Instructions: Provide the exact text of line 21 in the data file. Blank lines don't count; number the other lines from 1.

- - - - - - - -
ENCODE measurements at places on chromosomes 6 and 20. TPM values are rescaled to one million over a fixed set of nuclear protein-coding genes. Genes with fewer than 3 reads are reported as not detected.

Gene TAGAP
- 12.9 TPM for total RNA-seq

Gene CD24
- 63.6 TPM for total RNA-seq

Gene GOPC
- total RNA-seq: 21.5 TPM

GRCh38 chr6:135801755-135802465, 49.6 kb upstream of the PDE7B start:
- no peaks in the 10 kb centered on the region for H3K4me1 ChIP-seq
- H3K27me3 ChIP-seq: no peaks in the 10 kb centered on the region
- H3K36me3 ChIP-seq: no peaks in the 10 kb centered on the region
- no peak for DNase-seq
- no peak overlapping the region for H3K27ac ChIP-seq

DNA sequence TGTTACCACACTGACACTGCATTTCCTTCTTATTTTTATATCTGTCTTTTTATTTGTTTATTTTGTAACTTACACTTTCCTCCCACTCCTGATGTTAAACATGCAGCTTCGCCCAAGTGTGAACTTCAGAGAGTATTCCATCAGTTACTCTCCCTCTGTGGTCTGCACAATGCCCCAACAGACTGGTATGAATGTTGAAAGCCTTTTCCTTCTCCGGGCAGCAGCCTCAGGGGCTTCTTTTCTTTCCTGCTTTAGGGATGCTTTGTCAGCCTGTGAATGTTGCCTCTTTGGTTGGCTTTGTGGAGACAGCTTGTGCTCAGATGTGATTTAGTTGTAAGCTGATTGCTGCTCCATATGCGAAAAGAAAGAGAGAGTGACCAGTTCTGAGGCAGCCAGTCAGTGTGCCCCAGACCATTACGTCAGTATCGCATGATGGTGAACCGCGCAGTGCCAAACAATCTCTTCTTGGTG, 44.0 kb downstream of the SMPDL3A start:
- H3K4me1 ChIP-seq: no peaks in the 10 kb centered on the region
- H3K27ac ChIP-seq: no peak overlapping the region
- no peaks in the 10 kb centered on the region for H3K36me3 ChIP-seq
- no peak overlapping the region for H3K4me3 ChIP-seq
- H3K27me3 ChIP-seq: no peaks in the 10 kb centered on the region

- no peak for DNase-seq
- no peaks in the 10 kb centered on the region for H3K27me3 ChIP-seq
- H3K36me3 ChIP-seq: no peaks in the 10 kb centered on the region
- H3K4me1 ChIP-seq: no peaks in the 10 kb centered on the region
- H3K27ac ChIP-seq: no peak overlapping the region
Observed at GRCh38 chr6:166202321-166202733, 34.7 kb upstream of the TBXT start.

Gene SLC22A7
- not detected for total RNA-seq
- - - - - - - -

- no peaks in the 10 kb centered on the region for H3K27me3 ChIP-seq